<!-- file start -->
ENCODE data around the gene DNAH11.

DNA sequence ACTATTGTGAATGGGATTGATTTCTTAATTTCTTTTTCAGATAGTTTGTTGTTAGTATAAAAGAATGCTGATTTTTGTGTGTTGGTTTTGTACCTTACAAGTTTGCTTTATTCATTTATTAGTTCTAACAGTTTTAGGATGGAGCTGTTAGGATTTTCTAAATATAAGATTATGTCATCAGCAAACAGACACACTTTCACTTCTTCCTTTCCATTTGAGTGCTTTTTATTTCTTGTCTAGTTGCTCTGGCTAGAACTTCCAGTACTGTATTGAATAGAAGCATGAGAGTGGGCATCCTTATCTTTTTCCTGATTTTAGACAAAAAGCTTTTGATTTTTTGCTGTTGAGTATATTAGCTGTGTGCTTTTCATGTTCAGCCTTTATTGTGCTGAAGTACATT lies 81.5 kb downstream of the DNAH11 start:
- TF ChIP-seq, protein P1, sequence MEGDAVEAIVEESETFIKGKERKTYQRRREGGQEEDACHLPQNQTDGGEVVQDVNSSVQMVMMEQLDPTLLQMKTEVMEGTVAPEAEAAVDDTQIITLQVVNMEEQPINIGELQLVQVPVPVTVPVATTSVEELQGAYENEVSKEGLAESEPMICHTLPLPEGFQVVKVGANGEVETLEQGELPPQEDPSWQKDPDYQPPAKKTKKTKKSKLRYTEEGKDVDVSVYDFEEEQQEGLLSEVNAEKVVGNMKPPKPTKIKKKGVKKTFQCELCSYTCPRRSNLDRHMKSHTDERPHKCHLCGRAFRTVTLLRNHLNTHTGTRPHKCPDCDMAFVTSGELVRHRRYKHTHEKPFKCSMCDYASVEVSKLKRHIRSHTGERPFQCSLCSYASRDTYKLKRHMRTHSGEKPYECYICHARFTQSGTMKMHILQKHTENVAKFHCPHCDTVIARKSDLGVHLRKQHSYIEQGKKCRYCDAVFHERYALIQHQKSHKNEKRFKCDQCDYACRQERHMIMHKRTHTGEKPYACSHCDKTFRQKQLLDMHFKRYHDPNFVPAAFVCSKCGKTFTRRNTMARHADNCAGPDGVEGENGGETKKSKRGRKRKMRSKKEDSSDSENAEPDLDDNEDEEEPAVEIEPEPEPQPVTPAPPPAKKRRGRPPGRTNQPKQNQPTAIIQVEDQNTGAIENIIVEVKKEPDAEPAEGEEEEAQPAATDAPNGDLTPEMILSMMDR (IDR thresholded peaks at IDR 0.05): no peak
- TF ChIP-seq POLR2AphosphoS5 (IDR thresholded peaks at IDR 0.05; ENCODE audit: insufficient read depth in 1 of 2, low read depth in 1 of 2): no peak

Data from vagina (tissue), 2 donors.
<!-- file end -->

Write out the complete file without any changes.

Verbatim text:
ENCODE data around the gene DNAH11.

DNA sequence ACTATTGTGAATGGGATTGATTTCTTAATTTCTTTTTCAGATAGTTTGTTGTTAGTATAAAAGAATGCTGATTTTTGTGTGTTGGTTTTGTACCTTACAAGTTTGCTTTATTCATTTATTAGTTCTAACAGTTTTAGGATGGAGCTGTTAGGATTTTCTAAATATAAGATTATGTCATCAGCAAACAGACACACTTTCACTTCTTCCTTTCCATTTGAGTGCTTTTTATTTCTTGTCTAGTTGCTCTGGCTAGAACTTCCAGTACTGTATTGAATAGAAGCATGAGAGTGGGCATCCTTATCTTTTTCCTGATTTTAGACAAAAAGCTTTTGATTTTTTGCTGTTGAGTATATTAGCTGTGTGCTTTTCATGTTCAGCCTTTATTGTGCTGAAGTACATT lies 81.5 kb downstream of the DNAH11 start:
- TF ChIP-seq, protein P1, sequence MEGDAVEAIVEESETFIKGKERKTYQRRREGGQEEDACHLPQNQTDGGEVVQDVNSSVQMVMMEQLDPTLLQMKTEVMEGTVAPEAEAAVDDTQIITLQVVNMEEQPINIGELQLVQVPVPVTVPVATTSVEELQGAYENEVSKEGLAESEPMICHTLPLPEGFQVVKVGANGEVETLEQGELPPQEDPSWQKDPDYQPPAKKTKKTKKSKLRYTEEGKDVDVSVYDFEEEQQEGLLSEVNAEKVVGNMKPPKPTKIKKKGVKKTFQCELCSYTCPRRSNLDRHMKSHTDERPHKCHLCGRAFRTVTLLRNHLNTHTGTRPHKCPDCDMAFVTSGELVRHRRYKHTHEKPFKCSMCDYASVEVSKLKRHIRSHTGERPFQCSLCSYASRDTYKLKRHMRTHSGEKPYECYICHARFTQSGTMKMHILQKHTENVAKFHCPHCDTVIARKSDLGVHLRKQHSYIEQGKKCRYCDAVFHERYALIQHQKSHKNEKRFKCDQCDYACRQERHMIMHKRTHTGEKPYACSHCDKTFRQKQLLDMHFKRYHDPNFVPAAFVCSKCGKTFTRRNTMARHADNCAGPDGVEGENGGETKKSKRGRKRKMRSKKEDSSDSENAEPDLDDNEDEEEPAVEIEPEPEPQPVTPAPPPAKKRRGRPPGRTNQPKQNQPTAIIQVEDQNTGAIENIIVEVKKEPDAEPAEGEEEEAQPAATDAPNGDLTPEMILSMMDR (IDR thresholded peaks at IDR 0.05): no peak
- TF ChIP-seq POLR2AphosphoS5 (IDR thresholded peaks at IDR 0.05; ENCODE audit: insufficient read depth in 1 of 2, low read depth in 1 of 2): no peak

Data from vagina (tissue), 2 donors.